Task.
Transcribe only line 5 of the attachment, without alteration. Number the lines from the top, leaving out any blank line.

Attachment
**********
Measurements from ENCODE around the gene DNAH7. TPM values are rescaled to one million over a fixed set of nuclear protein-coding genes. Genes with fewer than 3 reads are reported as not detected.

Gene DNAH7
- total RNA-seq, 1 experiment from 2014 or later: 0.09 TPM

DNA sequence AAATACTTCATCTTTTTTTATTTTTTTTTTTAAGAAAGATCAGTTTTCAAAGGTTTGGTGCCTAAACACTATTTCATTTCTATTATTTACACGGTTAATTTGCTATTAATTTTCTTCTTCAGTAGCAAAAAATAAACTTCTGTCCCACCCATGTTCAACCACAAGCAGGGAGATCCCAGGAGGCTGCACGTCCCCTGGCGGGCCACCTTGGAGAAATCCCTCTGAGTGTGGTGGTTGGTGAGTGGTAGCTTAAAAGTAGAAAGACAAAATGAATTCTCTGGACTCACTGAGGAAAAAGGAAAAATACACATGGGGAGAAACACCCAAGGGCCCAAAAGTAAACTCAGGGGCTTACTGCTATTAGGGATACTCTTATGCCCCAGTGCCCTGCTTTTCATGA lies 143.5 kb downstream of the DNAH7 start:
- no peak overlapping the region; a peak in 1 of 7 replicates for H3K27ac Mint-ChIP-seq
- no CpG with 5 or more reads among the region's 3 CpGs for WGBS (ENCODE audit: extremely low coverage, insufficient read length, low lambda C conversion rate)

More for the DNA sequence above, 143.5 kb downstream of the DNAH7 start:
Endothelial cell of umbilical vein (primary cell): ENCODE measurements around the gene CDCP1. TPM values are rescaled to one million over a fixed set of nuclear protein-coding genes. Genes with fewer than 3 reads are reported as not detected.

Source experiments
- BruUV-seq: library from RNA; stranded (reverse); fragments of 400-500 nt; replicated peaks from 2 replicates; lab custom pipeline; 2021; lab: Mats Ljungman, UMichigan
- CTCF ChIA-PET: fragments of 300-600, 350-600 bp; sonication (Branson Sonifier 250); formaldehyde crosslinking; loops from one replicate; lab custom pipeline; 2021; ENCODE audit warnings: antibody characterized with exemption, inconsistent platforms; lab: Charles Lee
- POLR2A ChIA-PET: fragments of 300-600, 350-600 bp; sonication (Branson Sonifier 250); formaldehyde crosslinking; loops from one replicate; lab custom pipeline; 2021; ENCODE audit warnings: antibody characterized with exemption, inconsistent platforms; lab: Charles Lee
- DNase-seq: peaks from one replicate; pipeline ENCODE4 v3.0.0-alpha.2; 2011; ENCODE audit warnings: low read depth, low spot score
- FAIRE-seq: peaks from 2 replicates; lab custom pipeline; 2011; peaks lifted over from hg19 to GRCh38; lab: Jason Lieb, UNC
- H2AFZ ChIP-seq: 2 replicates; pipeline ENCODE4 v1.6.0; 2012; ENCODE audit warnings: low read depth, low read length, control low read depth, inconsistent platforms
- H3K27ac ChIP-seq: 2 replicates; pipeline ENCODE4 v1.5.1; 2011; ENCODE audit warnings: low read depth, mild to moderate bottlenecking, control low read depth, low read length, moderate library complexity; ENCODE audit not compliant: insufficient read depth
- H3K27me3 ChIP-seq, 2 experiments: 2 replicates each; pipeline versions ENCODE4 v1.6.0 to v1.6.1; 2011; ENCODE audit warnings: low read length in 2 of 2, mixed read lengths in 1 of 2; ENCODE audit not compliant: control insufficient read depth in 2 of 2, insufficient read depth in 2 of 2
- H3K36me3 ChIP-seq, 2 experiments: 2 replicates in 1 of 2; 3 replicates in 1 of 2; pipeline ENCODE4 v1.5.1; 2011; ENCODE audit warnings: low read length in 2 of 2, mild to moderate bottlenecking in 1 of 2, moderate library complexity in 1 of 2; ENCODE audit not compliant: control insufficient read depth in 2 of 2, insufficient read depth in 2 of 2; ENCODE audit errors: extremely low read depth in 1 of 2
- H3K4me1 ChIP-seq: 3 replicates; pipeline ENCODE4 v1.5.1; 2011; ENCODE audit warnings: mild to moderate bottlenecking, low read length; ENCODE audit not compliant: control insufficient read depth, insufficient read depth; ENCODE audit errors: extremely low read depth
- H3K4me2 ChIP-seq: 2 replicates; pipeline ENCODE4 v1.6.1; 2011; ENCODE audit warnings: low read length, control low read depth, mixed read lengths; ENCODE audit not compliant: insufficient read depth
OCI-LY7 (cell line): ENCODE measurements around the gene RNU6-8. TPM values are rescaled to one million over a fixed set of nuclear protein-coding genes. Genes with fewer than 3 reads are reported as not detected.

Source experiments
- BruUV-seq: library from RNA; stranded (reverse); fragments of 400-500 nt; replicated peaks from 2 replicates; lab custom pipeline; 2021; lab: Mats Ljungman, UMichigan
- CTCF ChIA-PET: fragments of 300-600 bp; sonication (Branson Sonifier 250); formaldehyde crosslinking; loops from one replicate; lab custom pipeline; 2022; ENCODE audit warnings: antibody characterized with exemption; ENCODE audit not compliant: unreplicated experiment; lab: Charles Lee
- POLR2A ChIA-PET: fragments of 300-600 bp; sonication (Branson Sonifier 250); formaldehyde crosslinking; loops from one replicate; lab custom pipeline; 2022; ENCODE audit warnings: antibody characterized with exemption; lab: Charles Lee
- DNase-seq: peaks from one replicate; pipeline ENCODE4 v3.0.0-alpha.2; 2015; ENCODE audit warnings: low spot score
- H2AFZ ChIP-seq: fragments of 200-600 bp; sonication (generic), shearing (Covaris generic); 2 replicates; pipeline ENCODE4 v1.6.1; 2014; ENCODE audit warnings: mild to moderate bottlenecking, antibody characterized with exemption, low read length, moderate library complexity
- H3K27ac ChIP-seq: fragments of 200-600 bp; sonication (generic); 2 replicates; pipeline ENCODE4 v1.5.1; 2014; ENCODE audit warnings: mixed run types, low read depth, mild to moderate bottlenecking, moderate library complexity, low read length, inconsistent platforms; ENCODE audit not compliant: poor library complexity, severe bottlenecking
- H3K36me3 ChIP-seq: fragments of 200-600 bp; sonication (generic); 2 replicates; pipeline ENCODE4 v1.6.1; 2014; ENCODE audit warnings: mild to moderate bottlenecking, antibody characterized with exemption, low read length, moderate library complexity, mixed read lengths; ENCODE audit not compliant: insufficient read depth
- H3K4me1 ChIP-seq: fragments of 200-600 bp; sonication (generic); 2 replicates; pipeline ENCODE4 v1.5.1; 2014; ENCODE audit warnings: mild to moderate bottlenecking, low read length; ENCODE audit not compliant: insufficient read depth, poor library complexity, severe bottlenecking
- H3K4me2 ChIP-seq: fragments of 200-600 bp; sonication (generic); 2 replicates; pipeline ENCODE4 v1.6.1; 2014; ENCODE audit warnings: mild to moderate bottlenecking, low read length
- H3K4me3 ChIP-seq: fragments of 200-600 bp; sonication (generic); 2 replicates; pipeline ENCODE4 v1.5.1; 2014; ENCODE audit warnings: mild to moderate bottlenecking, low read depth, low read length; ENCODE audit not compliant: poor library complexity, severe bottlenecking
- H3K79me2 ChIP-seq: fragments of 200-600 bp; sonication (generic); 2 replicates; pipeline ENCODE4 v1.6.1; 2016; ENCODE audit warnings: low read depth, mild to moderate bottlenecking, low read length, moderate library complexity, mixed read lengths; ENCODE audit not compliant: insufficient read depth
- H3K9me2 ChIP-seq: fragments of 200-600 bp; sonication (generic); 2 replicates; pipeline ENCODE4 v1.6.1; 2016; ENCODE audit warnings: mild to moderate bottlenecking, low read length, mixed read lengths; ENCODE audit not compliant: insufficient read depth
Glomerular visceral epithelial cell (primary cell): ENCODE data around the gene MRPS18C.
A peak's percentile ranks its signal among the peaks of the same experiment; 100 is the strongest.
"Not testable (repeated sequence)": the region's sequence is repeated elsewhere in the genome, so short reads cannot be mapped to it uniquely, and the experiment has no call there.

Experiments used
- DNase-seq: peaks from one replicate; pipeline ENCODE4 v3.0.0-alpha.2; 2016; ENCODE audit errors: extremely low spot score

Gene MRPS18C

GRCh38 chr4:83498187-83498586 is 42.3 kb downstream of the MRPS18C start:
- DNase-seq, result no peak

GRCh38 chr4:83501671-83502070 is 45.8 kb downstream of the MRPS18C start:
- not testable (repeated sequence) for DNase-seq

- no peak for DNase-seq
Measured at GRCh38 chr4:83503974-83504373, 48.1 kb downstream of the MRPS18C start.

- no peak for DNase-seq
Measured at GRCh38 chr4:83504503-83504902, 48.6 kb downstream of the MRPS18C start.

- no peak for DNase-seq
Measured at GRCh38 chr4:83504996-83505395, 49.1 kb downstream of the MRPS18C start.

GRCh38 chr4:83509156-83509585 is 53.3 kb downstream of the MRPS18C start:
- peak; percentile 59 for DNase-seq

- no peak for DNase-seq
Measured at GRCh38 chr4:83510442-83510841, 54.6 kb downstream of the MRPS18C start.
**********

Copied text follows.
- no peak overlapping the region; a peak in 1 of 7 replicates for H3K27ac Mint-ChIP-seq